Book Review:
The Napoleonic Wars:
The Rise and Fall of an Empire

By Gregory Fremont-Barnes and Todd Fisher


If you are looking for something that can explain the remarkable career of Napoleon Bonaparte and major aspects of the Napoleonic Wars in an easy to read way then we obviously have to recommend The Napoleonic Guide.

But if you are after a book that can do the same then one we can suggest looking at is a new title from Osprey called The Napoleonic Wars: The Rise and Fall of an Empire.

In 352 pages the authors Gregory Fremont-Barnes and Todd Fisher have encapsulated the period exceptionally well and boost the information with top-notch graphics and maps and some very high-resolution images.

The book begins with a short introduction and a chronology of the wars before getting into the various phases of the conflict. (I believe each of these were individual books that have now been combined into one volume so check you don't already have them.)

The first is titled The Rise of the Emperor 1805-1807 and this covers the period from the Treaty of Amiens onwards to 1808.

It examines that phoney peace, each of the opponents, the preparations for renewed war, Ulm and the treaty of Tilsit. There are also very fine biographies in these sections and the first includes Jean Lannes and a musician at war, Philippe-Rene Girault.

The second time period covered is 1808 to 1812 and is called The Empires Fight Back.

The authors background the move towards war, the French, Austrian and Russian armies, the 1809 campaign and France's invasion of Russia in 1812. They finish with a look at a French emperor very much under pressure.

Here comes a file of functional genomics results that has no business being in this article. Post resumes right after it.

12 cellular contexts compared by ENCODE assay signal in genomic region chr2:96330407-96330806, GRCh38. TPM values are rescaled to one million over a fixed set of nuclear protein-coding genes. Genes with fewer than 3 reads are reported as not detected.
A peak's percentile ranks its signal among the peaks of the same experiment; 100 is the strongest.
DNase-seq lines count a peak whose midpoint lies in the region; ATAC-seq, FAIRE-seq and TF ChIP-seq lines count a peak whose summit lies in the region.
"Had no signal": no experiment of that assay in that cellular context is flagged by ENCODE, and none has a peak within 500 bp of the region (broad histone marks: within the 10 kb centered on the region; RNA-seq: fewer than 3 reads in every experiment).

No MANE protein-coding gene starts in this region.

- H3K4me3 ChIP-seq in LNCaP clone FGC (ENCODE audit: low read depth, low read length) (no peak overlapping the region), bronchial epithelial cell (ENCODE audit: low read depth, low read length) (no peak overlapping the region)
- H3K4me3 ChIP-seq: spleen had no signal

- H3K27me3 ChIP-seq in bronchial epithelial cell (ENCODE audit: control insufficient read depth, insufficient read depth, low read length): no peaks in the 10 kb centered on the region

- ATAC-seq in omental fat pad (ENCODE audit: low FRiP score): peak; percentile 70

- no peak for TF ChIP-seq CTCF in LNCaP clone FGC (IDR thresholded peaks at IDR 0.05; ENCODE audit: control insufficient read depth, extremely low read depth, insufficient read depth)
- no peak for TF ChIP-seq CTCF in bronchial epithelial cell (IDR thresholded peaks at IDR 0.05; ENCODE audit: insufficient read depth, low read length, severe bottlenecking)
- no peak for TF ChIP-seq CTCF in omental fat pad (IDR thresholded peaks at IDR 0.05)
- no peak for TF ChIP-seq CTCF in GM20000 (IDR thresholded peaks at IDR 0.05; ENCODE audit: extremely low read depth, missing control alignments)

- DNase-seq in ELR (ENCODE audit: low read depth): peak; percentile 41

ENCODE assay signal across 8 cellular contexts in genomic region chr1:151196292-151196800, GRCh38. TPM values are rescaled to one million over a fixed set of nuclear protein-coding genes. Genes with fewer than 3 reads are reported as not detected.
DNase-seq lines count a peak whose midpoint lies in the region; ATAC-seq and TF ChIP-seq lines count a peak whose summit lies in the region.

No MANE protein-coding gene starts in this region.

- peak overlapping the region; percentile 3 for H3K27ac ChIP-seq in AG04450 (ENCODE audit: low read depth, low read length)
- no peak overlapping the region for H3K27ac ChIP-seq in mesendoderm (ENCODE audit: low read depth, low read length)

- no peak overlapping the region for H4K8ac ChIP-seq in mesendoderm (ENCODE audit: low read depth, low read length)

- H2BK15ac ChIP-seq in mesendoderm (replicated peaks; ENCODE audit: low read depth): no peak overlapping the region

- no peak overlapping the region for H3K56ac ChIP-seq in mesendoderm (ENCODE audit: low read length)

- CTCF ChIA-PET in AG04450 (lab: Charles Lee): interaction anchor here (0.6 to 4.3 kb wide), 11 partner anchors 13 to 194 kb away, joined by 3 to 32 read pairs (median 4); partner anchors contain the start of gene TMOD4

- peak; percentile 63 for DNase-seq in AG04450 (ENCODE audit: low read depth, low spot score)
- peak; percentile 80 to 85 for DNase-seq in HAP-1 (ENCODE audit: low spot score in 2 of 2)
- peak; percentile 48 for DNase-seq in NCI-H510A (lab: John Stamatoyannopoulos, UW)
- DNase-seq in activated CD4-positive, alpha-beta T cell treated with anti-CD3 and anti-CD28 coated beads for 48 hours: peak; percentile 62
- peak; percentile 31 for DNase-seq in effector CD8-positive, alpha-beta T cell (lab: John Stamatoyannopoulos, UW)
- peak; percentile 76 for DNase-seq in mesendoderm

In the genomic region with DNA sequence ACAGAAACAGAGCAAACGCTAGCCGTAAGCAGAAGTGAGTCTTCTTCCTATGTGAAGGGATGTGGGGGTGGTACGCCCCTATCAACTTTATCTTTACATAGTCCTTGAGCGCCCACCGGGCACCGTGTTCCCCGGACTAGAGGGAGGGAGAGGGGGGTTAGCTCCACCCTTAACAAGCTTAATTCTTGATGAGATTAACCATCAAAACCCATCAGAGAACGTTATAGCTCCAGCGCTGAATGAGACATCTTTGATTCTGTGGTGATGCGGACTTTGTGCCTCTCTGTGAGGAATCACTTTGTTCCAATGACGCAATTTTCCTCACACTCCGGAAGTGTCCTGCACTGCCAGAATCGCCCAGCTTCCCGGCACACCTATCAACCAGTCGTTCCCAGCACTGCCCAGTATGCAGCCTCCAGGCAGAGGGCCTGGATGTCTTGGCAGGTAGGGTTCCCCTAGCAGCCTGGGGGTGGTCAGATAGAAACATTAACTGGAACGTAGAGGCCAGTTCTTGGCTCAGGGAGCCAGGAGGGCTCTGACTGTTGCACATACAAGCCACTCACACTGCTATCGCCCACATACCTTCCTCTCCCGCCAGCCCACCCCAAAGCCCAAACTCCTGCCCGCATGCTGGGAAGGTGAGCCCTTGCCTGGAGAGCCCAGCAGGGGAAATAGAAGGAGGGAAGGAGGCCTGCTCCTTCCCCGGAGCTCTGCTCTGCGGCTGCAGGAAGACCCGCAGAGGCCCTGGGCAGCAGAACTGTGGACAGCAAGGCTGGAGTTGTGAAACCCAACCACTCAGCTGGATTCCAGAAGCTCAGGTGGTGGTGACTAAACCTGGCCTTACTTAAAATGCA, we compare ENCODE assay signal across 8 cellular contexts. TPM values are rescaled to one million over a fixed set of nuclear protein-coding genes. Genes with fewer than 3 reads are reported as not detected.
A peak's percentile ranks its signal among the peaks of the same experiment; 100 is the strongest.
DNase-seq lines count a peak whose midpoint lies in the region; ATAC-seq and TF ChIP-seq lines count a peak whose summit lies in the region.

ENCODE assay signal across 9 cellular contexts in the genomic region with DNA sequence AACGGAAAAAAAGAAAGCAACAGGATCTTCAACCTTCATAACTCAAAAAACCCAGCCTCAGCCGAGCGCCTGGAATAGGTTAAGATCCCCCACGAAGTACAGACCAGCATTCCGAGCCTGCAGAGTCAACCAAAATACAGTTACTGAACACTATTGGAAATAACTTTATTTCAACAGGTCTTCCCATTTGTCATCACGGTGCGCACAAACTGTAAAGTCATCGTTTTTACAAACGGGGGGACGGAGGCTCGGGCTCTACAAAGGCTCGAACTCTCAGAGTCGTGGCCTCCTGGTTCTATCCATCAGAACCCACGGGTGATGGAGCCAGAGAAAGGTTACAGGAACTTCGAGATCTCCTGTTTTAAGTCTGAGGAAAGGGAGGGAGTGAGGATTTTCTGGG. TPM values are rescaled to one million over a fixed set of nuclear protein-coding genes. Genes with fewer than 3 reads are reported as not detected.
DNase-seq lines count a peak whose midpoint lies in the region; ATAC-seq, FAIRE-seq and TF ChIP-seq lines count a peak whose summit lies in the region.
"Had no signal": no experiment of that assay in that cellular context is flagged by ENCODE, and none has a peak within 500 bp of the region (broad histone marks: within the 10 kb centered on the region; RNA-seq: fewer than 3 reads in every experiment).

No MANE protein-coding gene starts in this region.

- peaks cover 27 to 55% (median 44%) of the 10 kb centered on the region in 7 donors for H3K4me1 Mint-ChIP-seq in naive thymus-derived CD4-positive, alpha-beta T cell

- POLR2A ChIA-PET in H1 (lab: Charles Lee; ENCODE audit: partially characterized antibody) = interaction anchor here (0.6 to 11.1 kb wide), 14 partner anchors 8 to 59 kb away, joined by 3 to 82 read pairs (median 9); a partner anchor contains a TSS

The portrait/biographies in this section are the soldiers Barclay de Tolly and Jacob Walter, and a civilian Louise Fusil.

Part three centres on The Peninsular War 1807-1814 and begins with the relationships of the perennial foes Britain, FRance and Spain. The armies are examined, how the Peninsular War broke out, the battles between regular armies and how it was a very different war with civilians fighting back savagely against a brutal military machine.

It finishes in 1814 with the campaign of 1814.

Those people highlighted are Prviate Edward Costello, a rifleman in the 95th, and Britain's Foreign Secretary George Canning.

The final period of the book is The Fall of the French Empire 1813-1815. It looks at the enmity the Russians and Prussians had for Napoleon, looks at the opposing armies, the War of German Liberation and the invasion of France. As you would expect it finishes, along with Napoleon's career, at Waterloo.

Captain Cavalie Mercer of the Royal Horse Artillery and Lord Castlereagh are the biographies.

Art in the Empire gets a chapter to itself and while French and Austrian society and culture get concise mentions, most of the chapter is dedicated to Spain's Francisco de Goya and his stunning Disasters of War series.

Finally there is a 17-page wrap-up of the Revolutionary and Napoleonic Wars and what happened to world society's after the fall of Napoleon.

I found The Napoleonic Wars: The Rise and Fall of an Empire to be very hard to put down. The information within its pages was well written and interesting and there are hundreds of images that bring to life the colour and flavour of the period. And there are scores of short biographies and portraits of well-known and not-so-well-known figures.

The image quality is superb - although I do have one complaint. When will people learn not to put lovely pictures across two pages? I want to see the engraving, painting or sketch in its entirety - and not have it split by the page fold. Just make them smaller.

- Richard Moore


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